Immediate switching of antidepressant therapy: Results from a clinical trial of duloxetine

Madelaine M. Wohlreich, Craig H. Mallinckrodt, John G. Watkin, Michael G. Wilson, John H. Greist, Pedro L. Delgado, Maurizio Fava

Research output: Contribution to journalArticlepeer-review

22 Scopus citations

Abstract

Background. Approximately half of all treated depressed patients fail to show adequate response to their initially prescribed antidepressant medication. Switching to another medication represents one possible next-step approach for nonresponsive or partially responsive patients. However, specific techniques for switching between antidepressants have not been well studied. We examined the efficacy and tolerability associated with a switch from a selective serotonin reuptake inhibitor (SSRI) or venlafaxine to duloxetine. Methods. All patients met criteria for major depressive disorder as defined in DSM-IV. Patients (N = 88) exhibiting suboptimal response or poor tolerability to their current antidepressant medication (citalopram 40 mg/d, escitalopram 20 mg/d, fluvoxamine 150 mg/d, paroxetine 40 mg/d, sertraline 150 mg/d, or venlafaxine 150 mg/d) were switched to duloxetine 60 mg once-daily (QD) without intermediate tapering or titration ("switching" group). A comparator group (N = 67), comprising patients not currently receiving antidepressant medication, initiated duloxetine therapy at 60 mg QD ("initiating" group). Safety assessments included comparisons of discontinuation rates, treatment-emergent adverse events, and changes in vital signs. Efficacy measures included the HAMD17, Hamilton Anxiety Scale (HAMA), and the Clinical Global Impression of Severity (CGI-S) scale. Results. The efficacy of duloxetine in switched patients did not differ significantly from that observed in untreated patients initiating duloxetine therapy (mean changes: HAMD17 total score: 12.3 vs. 12.6; HAMA: 9.36 vs. 9.55, CGI-S: 1.94 vs. 2.12, respectively). However, the rate of discontinuation due to adverse events among patients switched to duloxetine was significantly lower than that in patients initiating duloxetine therapy (4.5% vs. 17.9%, p = .008). Treatment-emergent adverse events occurring in 10% of patients in both treatment groups were nausea, headache, dry mouth, insomnia, and diarrhea. Patients switched to duloxetine reported significantly lower rates of nausea and fatigue compared with patients initiating duloxetine. Conclusions. In this study, the efficacy of duloxetine in switched patients was comparable to that observed in patients initiating duloxetine therapy. Immediate switching from an SSRI or venlafaxine to duloxetine (60 mg QD) was well tolerated.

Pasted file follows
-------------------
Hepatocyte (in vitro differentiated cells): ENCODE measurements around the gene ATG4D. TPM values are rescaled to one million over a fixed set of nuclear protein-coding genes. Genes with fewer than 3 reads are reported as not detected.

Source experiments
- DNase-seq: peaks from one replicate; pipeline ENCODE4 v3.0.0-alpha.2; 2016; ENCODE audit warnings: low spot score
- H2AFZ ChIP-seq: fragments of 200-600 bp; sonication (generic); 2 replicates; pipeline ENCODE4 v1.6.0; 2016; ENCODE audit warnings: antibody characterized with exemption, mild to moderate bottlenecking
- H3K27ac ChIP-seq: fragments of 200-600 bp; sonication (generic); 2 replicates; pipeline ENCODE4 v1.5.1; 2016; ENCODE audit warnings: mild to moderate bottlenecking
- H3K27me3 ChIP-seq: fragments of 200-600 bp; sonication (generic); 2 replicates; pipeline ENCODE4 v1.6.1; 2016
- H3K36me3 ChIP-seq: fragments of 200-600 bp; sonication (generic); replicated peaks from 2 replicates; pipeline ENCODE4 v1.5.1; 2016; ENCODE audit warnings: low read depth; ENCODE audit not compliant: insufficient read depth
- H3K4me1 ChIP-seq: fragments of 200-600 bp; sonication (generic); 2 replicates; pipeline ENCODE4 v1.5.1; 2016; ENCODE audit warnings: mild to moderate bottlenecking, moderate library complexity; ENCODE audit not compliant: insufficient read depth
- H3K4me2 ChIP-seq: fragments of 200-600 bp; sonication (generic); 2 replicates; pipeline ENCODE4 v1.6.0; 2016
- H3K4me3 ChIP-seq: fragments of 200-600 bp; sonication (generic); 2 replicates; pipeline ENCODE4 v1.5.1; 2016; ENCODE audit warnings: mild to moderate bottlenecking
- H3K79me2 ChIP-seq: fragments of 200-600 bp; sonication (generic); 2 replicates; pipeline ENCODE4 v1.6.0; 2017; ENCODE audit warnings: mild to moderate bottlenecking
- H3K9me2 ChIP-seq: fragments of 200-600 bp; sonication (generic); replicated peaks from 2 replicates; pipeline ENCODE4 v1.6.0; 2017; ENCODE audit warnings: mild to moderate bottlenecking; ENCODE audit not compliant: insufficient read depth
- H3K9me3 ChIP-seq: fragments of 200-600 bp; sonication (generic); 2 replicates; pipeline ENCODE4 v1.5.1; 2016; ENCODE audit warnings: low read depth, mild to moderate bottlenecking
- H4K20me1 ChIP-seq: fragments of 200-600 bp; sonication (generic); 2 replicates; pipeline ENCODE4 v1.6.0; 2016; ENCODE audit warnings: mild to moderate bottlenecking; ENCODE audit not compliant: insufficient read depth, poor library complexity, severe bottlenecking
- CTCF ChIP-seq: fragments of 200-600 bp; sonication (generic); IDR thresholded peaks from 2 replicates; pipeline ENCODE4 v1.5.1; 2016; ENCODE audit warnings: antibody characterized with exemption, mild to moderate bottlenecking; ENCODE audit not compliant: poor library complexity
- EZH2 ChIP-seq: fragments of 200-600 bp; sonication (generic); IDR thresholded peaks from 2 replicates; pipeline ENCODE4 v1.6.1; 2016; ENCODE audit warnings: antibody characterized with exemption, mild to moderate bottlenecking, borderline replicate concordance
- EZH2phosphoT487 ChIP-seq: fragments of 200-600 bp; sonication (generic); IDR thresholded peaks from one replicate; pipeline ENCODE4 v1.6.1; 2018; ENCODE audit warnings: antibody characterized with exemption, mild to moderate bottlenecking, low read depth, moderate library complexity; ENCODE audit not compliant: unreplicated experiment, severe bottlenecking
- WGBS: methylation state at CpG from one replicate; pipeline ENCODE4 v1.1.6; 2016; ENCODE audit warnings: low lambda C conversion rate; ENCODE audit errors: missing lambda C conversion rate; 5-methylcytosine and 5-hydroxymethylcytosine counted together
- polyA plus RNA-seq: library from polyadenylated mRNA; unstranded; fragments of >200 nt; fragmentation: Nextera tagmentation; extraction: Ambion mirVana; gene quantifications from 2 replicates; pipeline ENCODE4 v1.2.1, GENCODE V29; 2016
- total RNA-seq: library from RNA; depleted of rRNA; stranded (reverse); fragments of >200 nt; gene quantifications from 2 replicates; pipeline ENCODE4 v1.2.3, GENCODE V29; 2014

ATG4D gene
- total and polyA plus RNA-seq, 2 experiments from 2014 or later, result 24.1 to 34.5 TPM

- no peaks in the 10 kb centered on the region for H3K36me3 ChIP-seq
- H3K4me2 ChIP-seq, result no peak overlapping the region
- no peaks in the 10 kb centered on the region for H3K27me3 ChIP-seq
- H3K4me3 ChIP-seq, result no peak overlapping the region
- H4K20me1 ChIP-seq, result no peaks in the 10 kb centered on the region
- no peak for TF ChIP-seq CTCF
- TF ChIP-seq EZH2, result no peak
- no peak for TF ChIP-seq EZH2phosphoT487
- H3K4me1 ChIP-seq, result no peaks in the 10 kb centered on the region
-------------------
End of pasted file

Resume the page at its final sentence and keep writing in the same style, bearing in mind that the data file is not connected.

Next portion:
Original languageEnglish (US)
Pages (from-to)259-268
Number of pages10
JournalAnnals of Clinical Psychiatry
Volume17
Issue number4
DOIs
StatePublished - Oct 1 2005

Keywords

  • Duloxetine
  • SSRI
  • Safety
  • Switching

ASJC Scopus subject areas

  • Psychiatry and Mental health

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